The music of a culture and in a certain language provides a good resource for language learning. Music as a popular communication and entertainment art is a critical aspect of a culture. Music expresses the thoughts and interests, the desires and needs of the community, the fantasies, fears and goals. More than that, music often carries the history and cultural identity of a people.
Music can be used as a productive learning tool for a new language from the very beginning. In the design of many adult language learning programs, I included a music component.
Working and Learning Context
The context in which the learner will live and work should be the primary learning laboratory. The learner's expected work and living context provides appropriate natural opportunities for learning. Participating in the primary activities of that context should be central to the learning process.
The primary clients of programs I designed were Christian workers needing to learn particular African languages and cultures. Thus in these programs I included songs, choruses and hymns as part of the learning program. The normal church activities in many locales were also rich sources of language, music and interaction.
Listening to the radio provides a good secondary support for language learning. The flow of the language, coming into the subconscious as music, leaves impressions of the rhythm and flow of the target language, without the conscious effort of concentration. (Of course, some conscious effort is also helpful!)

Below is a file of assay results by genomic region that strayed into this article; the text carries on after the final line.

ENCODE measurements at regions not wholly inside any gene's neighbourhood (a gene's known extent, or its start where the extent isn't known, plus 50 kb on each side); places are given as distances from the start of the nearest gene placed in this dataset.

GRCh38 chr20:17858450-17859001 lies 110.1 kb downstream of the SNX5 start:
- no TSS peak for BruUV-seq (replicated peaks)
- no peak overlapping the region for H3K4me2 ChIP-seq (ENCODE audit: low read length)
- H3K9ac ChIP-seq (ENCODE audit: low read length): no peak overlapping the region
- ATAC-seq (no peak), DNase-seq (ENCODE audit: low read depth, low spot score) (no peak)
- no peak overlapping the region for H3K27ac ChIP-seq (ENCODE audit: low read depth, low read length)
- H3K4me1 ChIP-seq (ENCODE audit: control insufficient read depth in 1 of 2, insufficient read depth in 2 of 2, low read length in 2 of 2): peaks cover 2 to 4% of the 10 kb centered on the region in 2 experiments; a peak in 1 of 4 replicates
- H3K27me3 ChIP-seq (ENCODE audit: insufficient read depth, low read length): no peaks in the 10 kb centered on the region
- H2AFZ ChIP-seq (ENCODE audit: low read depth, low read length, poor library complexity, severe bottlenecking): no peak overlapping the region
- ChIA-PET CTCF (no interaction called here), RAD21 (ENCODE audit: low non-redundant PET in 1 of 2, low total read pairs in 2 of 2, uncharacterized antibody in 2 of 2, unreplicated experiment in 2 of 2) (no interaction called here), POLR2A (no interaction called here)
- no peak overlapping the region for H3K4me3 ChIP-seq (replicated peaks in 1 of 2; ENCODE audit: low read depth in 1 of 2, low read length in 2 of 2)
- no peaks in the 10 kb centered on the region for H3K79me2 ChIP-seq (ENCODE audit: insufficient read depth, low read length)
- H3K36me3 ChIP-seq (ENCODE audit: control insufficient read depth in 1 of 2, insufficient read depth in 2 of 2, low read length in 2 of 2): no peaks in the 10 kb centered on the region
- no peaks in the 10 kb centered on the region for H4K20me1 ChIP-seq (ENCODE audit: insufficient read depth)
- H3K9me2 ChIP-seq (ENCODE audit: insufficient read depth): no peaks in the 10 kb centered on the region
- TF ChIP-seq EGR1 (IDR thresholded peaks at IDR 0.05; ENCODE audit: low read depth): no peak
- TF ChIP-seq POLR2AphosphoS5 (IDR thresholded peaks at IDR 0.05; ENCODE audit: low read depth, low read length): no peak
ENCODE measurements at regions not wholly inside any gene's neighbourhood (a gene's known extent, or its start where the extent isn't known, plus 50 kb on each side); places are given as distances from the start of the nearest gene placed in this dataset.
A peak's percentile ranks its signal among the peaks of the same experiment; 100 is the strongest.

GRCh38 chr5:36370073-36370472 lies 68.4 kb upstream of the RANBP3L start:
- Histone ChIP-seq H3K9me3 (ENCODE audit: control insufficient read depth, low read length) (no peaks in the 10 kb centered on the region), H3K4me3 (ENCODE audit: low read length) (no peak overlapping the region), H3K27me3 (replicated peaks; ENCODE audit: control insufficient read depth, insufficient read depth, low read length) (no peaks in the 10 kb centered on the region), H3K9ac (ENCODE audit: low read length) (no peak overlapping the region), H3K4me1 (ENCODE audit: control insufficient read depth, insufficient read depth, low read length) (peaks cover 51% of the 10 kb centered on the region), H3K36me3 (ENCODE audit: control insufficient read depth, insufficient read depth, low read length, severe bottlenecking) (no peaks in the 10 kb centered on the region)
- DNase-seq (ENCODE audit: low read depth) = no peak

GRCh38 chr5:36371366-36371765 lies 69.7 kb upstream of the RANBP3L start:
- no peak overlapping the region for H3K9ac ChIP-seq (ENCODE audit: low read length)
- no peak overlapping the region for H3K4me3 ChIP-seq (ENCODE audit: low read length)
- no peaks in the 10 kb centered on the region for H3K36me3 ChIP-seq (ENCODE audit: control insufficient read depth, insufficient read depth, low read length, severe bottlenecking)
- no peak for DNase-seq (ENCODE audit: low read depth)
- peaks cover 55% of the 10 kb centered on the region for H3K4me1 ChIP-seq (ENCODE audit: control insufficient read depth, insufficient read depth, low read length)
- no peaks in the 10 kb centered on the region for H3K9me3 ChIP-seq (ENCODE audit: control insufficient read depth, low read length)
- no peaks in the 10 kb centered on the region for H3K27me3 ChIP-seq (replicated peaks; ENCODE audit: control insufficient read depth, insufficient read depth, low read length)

Music, for listening or participation, can help with tone and rhythm patterns in your target language. You also gain culture-art awareness from local music, helpful in your cultural acquisition.
Sharing in Searching
One learner in an Indian Ocean country reported that he has used songs in the predominant local language as a learning tool. This man, a guitar player as well as a medical doctor, was working at a Christian hospital. Desiring to expand his faith life with the local cultural flavor, he began looking for songs based on Bible verses. He found only one existing scripture song, so he set about collaborating on scripture songs in the local language.
His helpers might be Christian or non-Christian - it did not matter. An informant would translate the verses from French, then he set the local language texts to music. He would then learn these and sing them to speakers of the local language. This gave him a basis for learning some good phrases in the local language and also broadened his personal base of faith into another language. The interaction and collaboration provided a basis of positive relationships with the local people.
Early Appropriate Communication
This also provided a positive and culturally appropriate manner for this active Christian doctor to express his faith in a foreign language, even in the learning stage! This was a critical benefit in this primarily Islamic country.
Musical Vitamins for Learning
Music can add strength, spark and interest to your learning. Most cultures have a rich musical heritage of popular or traditional songs. Many learners will also find a Christian hymnody already existing in their target language. These can be a help in appreciating the local culture, especially for those already musically inclined.
Music is so much a part of our cultural identity. Draw upon this valuable resource in your language and culture learning.
Originally published in the "Techniques" series in Focus on Communication Effectiveness, September 1994
This version written and posted 09 June 2001
Orville Boyd Jenkins, Ed.D., Ph.D.
Copyright © Orville Boyd
Jenkins 1994, 2001
Permission granted for free download and transmission for personal or educational use. Other rights reserved.
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